By Serinde A tattoo exhibition? You mean, not in the corner of a tattoo convention? In a real museum? Well, it’s for real, and it’s happening now in Paris, at the Museum du quai Branly, which is quite famous for showing high quality exhibitions, usually specialized in anthropology and ethnology. And it is now showing “Tatoueurs, tatoues” (or “tattooists, tattooed”). Of course, having a few tattoos myself, and being both interested and a bit educated in tattoo history and techniques, I had to rush there, and report back on what this exhibit has to offer: The exhibition was curated by Anne & Julien (who’ve been involved in the modern art scene for many years now), and advised and directed by famed French tattoo artist Tin-Tin. The goal of the exhibit, as explained by Anne & Julien, is to show how tattoo, which has existed since ancient times, has changed, developed, disappeared, and been reborn to the art we know today. In the first part, named “from the global to the marginal,” the exhibition tells the story of tattoo throughout history, and society. You can view a mummified tattooed arm from Peru, antique tools, and amazing portraits of Algerian tattooed women. This part also explores the role of tattoos in the navy, and in prisons with, among other things, a short movie that I highly recommend: “La peau du milieu” (1957), showing the “underground” side of tattoo, at a time when the meaning was much more important than the style, which was, well, rather poor. Then, you enter the ... Read More »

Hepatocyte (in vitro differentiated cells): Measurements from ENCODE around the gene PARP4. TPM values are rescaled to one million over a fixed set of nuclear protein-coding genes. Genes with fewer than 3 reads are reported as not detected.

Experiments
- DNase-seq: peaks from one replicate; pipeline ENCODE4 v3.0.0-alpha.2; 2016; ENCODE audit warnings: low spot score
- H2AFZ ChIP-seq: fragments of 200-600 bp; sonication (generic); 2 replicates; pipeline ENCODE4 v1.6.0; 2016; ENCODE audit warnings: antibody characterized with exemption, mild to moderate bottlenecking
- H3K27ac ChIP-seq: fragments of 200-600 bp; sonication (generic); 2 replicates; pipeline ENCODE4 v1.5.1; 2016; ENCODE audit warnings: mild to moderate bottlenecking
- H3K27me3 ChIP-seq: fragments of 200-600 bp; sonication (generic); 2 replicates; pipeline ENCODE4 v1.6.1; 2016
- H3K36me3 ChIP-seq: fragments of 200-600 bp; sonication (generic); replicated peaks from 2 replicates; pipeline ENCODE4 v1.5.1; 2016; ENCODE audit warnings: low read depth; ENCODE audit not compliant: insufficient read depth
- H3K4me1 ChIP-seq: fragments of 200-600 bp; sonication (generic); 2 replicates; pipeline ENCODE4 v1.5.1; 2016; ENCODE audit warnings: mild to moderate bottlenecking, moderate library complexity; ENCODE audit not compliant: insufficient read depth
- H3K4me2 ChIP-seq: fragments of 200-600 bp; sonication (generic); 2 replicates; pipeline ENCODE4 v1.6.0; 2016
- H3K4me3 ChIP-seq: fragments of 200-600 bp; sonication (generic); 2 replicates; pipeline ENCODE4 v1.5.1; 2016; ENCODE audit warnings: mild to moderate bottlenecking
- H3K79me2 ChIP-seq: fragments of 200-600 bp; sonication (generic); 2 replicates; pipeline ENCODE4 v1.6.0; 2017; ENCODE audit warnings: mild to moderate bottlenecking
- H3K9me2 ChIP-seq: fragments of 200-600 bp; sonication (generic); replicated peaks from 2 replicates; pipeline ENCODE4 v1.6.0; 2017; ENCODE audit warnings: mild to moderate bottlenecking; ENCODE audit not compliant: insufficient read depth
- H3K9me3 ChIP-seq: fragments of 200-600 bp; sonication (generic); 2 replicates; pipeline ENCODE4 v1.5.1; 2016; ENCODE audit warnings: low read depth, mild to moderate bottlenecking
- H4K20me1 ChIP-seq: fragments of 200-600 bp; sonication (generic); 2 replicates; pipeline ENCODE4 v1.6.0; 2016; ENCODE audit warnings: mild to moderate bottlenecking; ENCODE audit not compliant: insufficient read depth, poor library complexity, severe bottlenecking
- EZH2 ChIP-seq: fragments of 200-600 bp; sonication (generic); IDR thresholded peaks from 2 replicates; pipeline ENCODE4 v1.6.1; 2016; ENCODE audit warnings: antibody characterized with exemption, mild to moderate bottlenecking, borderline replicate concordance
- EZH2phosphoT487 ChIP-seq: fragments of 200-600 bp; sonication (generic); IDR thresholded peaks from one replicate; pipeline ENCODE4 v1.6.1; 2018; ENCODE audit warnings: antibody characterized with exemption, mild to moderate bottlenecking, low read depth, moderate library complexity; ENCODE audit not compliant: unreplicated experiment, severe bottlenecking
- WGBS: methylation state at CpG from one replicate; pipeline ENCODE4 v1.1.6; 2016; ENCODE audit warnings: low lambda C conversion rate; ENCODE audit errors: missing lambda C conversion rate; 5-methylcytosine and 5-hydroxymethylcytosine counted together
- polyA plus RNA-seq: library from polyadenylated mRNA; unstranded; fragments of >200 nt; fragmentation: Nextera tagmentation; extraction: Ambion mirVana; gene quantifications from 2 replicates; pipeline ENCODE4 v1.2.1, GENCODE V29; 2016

Horiyoshi III and David Lee Roth

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*New* Photos Added To The Gallery

Tattoos by Hanumantra Lamar www.modernbodyart.co.uk Modern Body Art, Birmingham Read More »

What is Art? (Part 2)